Gregory Warner

Gregory Warner is NPR's East Africa Correspondent. His reports cover the diverse issues and voices of a region that is experiencing unparalleled economic growth as well as a rising threat of global terrorism. His coverage can be heard across NPR and NPR.org.

Before joining NPR, Warner was a senior reporter for American Public Media's Marketplace, where he endeavored to make the economics of American health care vivid and engaging. He's used puppets to illustrate the effects of Internet diagnoses on the doctor-patient relationship. He composed a Suessian cartoon to explain why health care job growth policies can increase the national debt. His musical journey into the shadow world of medical coding won the 2012 Best News Feature award from the Third Coast International Audio Festival.

Prior to Marketplace, Warner was a freelance radio producer reporting from conflict zones around the world. He climbed mountains with smugglers in Pakistan for This American Life, descended into illegal mineshafts in the Democratic Republic of Congo for Marketplace's "Working" series, and lugged his accordion across Afghanistan on the trail of the "Afghan Elvis" for NPR's Radiolab.

Warner's radio and multimedia work has won awards from Edward R Murrow, New York Festivals, AP, PRNDI, and a Sigma Delta Chi award from the Society of Professional Journalists. He has twice won Best News Feature from the Third Coast International Audio Festival in 2009 and 2012.

Warner earned his degree in English at Yale University. He is conversant in Arabic.

Pages

Goats and Soda
3:43 pm
Tue May 26, 2015

Blind Waiters Give Diners A Taste Of 'Dinner In The Dark' In Kenya

At the "Dinner in the Dark" restaurant that's just opened in Nairobi, a blind waiter leads guests to their table. The photo was taken during a training session — that's why the lights are on.
Courtesy of is Eatout.co.ke

Originally published on Tue May 26, 2015 5:51 pm

Ignatius Agon practices his greeting: "OK, good evening ladies and gentlemen. My name is Ignatius and I am going to guide you into the dark."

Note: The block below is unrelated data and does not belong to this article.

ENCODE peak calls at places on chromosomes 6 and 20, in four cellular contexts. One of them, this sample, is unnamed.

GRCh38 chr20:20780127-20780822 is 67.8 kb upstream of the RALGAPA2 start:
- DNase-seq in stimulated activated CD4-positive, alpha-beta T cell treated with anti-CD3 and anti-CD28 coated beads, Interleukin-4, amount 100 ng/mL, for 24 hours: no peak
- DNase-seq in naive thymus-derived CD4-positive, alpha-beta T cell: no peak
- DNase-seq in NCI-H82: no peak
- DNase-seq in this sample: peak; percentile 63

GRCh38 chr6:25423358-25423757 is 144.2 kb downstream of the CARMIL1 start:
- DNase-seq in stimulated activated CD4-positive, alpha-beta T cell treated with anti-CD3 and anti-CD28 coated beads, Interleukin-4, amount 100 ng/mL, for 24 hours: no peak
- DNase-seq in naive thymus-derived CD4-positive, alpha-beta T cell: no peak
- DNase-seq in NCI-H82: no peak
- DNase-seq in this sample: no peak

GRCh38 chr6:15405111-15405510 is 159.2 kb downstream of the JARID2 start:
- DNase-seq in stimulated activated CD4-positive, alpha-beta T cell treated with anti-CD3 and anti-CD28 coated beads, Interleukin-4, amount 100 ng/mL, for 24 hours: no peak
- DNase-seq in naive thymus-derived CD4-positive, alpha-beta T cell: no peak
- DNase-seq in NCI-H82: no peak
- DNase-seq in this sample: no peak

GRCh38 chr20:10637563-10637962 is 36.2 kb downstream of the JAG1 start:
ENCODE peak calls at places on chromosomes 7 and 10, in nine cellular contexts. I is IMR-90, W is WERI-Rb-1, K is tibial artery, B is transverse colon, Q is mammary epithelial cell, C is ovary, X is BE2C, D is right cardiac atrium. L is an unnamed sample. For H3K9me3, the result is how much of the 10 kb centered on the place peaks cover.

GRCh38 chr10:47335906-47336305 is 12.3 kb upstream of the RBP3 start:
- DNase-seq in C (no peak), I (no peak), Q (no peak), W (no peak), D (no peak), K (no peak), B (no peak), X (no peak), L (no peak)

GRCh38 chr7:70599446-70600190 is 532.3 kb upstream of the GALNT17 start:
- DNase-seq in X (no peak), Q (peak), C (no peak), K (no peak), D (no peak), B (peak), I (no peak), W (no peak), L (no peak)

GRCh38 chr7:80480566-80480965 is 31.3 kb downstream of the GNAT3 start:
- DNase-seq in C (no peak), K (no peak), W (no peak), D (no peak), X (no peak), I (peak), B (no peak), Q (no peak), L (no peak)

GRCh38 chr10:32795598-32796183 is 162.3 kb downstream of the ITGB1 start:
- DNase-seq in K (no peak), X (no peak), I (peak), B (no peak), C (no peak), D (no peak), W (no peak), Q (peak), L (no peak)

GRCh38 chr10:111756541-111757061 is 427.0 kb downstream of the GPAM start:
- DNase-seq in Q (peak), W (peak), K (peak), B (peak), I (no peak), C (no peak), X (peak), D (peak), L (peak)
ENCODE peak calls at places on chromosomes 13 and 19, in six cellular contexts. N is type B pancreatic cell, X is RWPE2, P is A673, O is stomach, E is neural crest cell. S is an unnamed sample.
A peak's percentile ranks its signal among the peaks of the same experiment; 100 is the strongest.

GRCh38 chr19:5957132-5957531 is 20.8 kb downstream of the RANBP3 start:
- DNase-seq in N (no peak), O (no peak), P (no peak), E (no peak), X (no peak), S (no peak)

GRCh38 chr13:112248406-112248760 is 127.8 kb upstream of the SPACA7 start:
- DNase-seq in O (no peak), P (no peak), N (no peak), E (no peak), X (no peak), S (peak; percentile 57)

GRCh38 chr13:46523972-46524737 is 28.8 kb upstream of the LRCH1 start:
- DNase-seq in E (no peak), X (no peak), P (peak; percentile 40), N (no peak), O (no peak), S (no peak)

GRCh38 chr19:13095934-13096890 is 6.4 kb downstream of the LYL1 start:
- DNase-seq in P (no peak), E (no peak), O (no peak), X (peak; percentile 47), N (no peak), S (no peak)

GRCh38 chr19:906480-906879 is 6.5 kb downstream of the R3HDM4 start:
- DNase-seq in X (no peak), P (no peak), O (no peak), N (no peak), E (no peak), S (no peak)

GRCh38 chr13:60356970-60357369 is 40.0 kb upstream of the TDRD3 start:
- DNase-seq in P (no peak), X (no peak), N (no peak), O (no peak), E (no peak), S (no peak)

It's Monday, and the first day of training for a new restaurant opening this month in Kenya. Diners will be served in the dark. They'll have to find their food with their forks and eat it in a pitch black room.

And the waiters are blind.

Read more
Africa
9:22 am
Tue May 5, 2015

Unannounced And Unprecedented: Kerry Makes A Stop In Somalia

Originally published on Tue May 5, 2015 10:18 am

Copyright 2015 NPR. To see more, visit http://www.npr.org/.

Transcript

STEVE INSKEEP, HOST:

This next story will test the ability of the British to keep calm and carry on.

DAVID GREENE, HOST:

London is the home of a new work of art. It is part of a competition.

INSKEEP: It's outdoors.

Read more
Parallels
3:39 pm
Thu April 16, 2015

They Speak Hebrew And Keep Kosher: The Left-Behind Ethiopian Jews

Jewish worshippers gather at a makeshift synagogue established by the Jewish Agency for Israel for Ethiopian Jews in Gondar, Ethiopia, in 2012.
Jenny Vaughan AFP/Getty Images

Originally published on Sun May 3, 2015 7:27 pm

In the half darkness of an adobe hut in Gondar, Ethiopia, 20-year-old Gezahegn ("Gezi") Derebe pulls out an acoustic guitar. As on many evenings when the power goes out, he entertains his family by singing. Though his mother, Ayelesh, sways to the tune, she doesn't understand the lyrics, because Gezi sings not in his native Amharic, but in Hebrew.

Behind him, on a wall kept cool with a traditional mixture of cow dung and ash, hangs a laminated map of Israel. Above it are the framed photographs of his relatives who have already managed to emigrate there.

Read more
Goats and Soda
9:25 am
Mon April 13, 2015

After Global Protests, Kenyan Court Sentences 3 Men Who Raped Teen

In March, demonstrators in Nairobi demanded tougher punishment for assailants of women and girls.
Anadolu Agency Getty Images

Originally published on Mon April 13, 2015 6:53 pm

At 16, Liz was beaten and repeatedly raped, then thrown unconscious into a pit latrine in Busia County, in Western Kenya. The local police doled out their own brand of "punishment": They ordered the assailants to cut the grass at the police station.

But after millions of people around the world petitioned for a stronger punishment, a trial began last year. And on Monday, three of her assailants were sentenced to 15 years in prison.

Read more
Africa
7:01 am
Sat April 4, 2015

Kenya's Security Problem With Al-Shabab Doesn't Stop At Borders

Originally published on Sat April 4, 2015 1:38 pm

Copyright 2015 NPR. To see more, visit http://www.npr.org/.

Transcript

LINDA WERTHEIMER, HOST:

Read more

Pages